In a memorable scene from the movie The Graduate, Dustin Hoffman’s parents throw him a party to celebrate his graduation from college. The parents’ friends are all there congratulating him and offering advice. What should Hoffman do with his life? One particularly solicitous guest is eager to set him straight. He takes Hoffman aside and utters a single word—plastics!
In participating in this symposium, I feel like that guest. On the relation between religion and science in the coming millennium, I offer one word—information! Information is the primary stuff of the coming age. With the rise of the computer, we have come to appreciate the importance of information for technology, communications, and commerce. But already we are getting glimmers that information is something far more fundamental.
Mathematician Keith Devlin, for instance, ponders whether information should be regarded as "a basic property of the universe, alongside matter and energy (and being ultimately interconvertible with them)." Origin-of-life researchers like Manfred Eigen increasingly see the problem of the origin of life as a problem of generating information. Physicist Paul Davies sees information as poised to replace matter as the "primary stuff," and with this replacement envisions a resolution of the mind-body problem. As he puts it, "If matter turns out to be a form of organized information, then consciousness may not be so mysterious after all."
Although the information revolution is now in full swing on the technological front, it has lagged behind in the sciences. In part this is because information theory as originally developed in the 1940s was a purely mathematical theory that focused exclusively on the transmission of alphanumeric characters across communication channels. This limited conception of information is now being extended and generalized in ways that someday will allow us to fundamentally rethink the sciences.
Consider physics, for instance. Physics since Newton has sought to understand the physical world by positing certain fundamental entities (particles, fields, strings), specifying the general form of the equations to characterize those entities, prescribing initial and boundary conditions for those equations, and then solving them. Often, these are equations of motion that on the basis of past states predict future states. Within this classical conception of physics, the ultimate accomplishment is to formulate a "theory of everything"—a set of equations that characterize the constitution and dynamics of the universe at all levels of analysis.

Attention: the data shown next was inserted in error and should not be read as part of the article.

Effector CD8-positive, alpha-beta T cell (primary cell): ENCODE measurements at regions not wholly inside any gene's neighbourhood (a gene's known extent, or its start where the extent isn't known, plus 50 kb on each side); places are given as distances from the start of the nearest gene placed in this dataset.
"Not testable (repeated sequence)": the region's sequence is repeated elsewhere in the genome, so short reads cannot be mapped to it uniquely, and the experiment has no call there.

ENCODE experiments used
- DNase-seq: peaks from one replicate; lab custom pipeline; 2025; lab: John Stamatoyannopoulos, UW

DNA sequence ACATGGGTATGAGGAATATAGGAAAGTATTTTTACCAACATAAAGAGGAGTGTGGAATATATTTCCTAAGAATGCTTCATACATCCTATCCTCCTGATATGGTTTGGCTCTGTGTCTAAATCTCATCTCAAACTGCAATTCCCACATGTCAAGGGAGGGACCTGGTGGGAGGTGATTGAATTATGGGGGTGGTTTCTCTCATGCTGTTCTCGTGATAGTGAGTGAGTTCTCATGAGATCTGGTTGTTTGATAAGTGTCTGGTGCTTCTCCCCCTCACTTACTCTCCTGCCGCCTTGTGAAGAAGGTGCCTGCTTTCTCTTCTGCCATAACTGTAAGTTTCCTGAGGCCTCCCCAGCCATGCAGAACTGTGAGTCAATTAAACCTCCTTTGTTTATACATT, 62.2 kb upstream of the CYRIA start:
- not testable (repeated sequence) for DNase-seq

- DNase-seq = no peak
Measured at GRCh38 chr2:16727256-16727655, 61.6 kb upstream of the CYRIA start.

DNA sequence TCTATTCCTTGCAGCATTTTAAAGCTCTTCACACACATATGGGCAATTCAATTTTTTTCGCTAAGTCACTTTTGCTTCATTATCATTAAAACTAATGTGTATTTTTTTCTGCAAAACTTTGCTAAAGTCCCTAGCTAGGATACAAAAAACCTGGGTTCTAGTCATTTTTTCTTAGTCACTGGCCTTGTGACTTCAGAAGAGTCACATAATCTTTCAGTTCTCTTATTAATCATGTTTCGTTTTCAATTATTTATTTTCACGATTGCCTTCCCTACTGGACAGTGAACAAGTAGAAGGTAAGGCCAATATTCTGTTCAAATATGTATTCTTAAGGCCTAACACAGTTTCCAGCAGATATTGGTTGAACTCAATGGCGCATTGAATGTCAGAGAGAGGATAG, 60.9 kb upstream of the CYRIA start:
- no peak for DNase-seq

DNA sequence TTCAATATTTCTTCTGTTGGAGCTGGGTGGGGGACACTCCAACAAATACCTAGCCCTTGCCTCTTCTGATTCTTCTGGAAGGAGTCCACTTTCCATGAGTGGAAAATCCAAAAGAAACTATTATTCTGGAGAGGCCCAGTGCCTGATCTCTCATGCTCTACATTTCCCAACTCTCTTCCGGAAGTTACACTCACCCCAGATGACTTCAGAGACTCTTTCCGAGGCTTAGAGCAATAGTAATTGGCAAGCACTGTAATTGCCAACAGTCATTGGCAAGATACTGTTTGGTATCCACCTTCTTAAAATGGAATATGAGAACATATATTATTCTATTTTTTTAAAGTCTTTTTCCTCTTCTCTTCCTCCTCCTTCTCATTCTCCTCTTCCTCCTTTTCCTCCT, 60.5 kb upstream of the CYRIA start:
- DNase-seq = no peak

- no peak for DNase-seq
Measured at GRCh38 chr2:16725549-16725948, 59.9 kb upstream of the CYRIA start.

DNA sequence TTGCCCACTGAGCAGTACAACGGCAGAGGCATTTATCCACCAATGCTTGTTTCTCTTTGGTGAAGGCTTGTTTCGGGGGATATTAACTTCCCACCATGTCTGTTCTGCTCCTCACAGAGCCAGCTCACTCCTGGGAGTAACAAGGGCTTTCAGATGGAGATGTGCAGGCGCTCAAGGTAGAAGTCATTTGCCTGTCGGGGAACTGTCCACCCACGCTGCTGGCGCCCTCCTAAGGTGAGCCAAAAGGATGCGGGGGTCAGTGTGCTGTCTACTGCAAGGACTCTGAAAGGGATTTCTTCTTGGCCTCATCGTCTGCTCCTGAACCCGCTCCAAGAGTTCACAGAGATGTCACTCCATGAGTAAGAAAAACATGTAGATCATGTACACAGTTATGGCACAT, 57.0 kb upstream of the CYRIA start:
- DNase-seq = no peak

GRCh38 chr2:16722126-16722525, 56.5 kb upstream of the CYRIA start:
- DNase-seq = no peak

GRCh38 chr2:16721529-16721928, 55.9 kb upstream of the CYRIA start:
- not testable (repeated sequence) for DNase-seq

But with information as its fundamental entity, this conception of physics gives way. No longer is the physical world to be understood by identifying an underlying structure that has to obey certain equations no matter what. Instead, the world consists of various systems that convey information, and the job of physical theory is to extract as much information from those systems as possible. Thus, rather than see the physicist as Procrustes, forcing nature to conform to mathematics, this informational approach turns him into an inquirer who asks nature questions, obtains answers, but must always remain open to the possibility that nature has more information to divulge.
Nothing of substance is lost with this informational approach to physics. As Roy Frieden has shown, the full range of physics as developed to date can be embedded within this informational approach (see his Physics from Fisher Information: A Unification, Cambridge University Press, 1998). The one thing that does give way, however, is the idea that physics is a bottom-up affair in which knowledge of a system’s parts determines knowledge of the system as a whole. Within the informational approach, the whole is truly greater than the sum of its parts, for the whole can communicate information that none of the parts can individually.
A universe with information as its primary stuff is radically open, and the physics describing it places no limits on what a physical system can in principle communicate. Physics without information as its primary unifying principle, on the other hand, always attempts to put reality back together from the bottom up. And while rebuilding the whole from its parts can admit a certain degree of novelty and unexpectedness, the information revealed will in the end (as in complex systems theory) still be determined by its parts.
Why are these considerations important to religion and faith? A world in which information is not primary is a world seriously hampered in what it can reveal. We’ve seen this with the rise of modern science—the world it gave us reveals nothing about God except that God is a lawgiver. But if information is the primary stuff, then there are no limits whatsoever on what the world can in principle reveal. In such a world, a man called Jesus can reveal the fullness of God, and bread and wine can reveal the fullness of this Jesus’ life and death. A world in which information is the primary stuff is a sacramental world; a world that mirrors the divine life and grace; a world that is truly our home.
William A. Dembski is a fellow of the Center for the Renewal of Science and Culture at the Seattle-based Discovery Institute. His latest book, Intelligent Design: The Bridge Between Science and Theology, was recently published by InterVarsity Press.